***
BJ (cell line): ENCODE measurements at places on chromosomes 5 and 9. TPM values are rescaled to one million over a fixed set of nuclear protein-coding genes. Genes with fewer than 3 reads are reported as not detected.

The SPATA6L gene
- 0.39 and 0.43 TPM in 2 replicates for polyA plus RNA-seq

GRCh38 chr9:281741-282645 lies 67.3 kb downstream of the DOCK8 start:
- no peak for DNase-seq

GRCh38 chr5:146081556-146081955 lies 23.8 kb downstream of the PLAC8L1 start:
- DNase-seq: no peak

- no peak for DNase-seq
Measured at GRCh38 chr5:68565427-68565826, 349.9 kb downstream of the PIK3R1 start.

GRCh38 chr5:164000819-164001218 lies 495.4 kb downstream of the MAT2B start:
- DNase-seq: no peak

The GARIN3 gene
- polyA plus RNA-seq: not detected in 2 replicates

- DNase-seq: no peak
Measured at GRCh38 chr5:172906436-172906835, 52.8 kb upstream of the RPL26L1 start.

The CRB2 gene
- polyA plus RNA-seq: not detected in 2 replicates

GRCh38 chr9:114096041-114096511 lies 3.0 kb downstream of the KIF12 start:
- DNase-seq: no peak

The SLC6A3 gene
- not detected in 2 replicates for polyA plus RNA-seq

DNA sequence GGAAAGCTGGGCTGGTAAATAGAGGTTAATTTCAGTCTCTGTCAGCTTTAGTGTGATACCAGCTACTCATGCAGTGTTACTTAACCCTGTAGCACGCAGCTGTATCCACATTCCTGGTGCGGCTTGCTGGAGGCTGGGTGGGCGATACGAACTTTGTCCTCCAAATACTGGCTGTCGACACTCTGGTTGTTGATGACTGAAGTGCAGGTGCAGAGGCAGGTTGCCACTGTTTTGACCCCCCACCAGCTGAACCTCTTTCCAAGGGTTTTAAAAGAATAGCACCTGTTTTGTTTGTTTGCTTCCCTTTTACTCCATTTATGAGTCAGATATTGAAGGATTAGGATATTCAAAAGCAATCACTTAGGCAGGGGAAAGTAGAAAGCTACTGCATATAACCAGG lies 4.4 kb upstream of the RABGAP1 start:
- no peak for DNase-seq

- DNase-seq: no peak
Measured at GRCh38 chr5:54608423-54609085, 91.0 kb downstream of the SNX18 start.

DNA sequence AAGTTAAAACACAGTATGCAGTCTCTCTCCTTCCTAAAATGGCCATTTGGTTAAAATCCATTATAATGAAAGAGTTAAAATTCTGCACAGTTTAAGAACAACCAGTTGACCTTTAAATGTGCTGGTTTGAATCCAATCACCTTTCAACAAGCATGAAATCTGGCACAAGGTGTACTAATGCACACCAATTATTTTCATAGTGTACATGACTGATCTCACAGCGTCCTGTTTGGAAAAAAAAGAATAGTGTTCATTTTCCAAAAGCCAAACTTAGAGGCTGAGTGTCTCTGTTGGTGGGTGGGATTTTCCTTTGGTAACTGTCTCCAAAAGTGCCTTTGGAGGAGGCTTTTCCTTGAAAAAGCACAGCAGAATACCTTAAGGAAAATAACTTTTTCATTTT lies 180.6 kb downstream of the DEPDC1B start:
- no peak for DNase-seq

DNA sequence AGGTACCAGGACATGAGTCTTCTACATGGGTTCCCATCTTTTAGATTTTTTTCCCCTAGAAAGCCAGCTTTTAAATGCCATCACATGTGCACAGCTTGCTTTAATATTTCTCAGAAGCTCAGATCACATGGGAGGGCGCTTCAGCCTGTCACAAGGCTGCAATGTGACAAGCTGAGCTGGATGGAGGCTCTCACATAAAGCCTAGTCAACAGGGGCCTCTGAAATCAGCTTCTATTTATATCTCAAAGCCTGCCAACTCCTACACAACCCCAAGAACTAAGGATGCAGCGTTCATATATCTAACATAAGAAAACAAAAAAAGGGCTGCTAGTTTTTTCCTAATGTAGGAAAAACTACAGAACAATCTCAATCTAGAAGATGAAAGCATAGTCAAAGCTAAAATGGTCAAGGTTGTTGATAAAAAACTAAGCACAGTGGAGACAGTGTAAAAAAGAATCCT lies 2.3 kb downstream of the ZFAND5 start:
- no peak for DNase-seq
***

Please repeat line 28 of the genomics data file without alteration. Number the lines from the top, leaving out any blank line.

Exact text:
DNA sequence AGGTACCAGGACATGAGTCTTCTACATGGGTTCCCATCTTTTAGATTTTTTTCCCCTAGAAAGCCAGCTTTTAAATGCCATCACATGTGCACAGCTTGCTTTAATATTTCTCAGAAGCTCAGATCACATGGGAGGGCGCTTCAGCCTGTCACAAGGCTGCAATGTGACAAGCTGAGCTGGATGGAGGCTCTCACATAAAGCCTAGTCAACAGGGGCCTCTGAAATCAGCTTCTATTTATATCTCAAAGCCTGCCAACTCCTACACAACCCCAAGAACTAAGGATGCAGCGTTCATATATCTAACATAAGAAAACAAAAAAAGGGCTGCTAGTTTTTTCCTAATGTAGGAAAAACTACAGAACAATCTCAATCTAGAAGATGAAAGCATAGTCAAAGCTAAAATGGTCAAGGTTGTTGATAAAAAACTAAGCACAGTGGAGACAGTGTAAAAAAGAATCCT lies 2.3 kb downstream of the ZFAND5 start: